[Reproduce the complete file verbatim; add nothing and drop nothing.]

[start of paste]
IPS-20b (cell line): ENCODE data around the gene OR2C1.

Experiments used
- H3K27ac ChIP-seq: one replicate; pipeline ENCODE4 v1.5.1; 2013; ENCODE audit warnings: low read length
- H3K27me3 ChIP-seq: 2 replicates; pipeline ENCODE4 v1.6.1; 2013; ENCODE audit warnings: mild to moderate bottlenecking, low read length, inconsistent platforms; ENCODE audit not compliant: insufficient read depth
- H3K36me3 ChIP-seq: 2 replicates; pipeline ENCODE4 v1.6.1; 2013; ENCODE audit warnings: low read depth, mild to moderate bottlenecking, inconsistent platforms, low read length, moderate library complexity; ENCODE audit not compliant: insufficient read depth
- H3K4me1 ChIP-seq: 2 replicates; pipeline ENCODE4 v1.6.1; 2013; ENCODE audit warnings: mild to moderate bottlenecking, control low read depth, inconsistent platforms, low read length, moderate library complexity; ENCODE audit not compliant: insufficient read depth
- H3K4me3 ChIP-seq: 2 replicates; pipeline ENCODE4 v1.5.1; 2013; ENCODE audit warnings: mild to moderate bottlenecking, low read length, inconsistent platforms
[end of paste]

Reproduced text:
IPS-20b (cell line): ENCODE data around the gene OR2C1.

Experiments used
- H3K27ac ChIP-seq: one replicate; pipeline ENCODE4 v1.5.1; 2013; ENCODE audit warnings: low read length
- H3K27me3 ChIP-seq: 2 replicates; pipeline ENCODE4 v1.6.1; 2013; ENCODE audit warnings: mild to moderate bottlenecking, low read length, inconsistent platforms; ENCODE audit not compliant: insufficient read depth
- H3K36me3 ChIP-seq: 2 replicates; pipeline ENCODE4 v1.6.1; 2013; ENCODE audit warnings: low read depth, mild to moderate bottlenecking, inconsistent platforms, low read length, moderate library complexity; ENCODE audit not compliant: insufficient read depth
- H3K4me1 ChIP-seq: 2 replicates; pipeline ENCODE4 v1.6.1; 2013; ENCODE audit warnings: mild to moderate bottlenecking, control low read depth, inconsistent platforms, low read length, moderate library complexity; ENCODE audit not compliant: insufficient read depth
- H3K4me3 ChIP-seq: 2 replicates; pipeline ENCODE4 v1.5.1; 2013; ENCODE audit warnings: mild to moderate bottlenecking, low read length, inconsistent platforms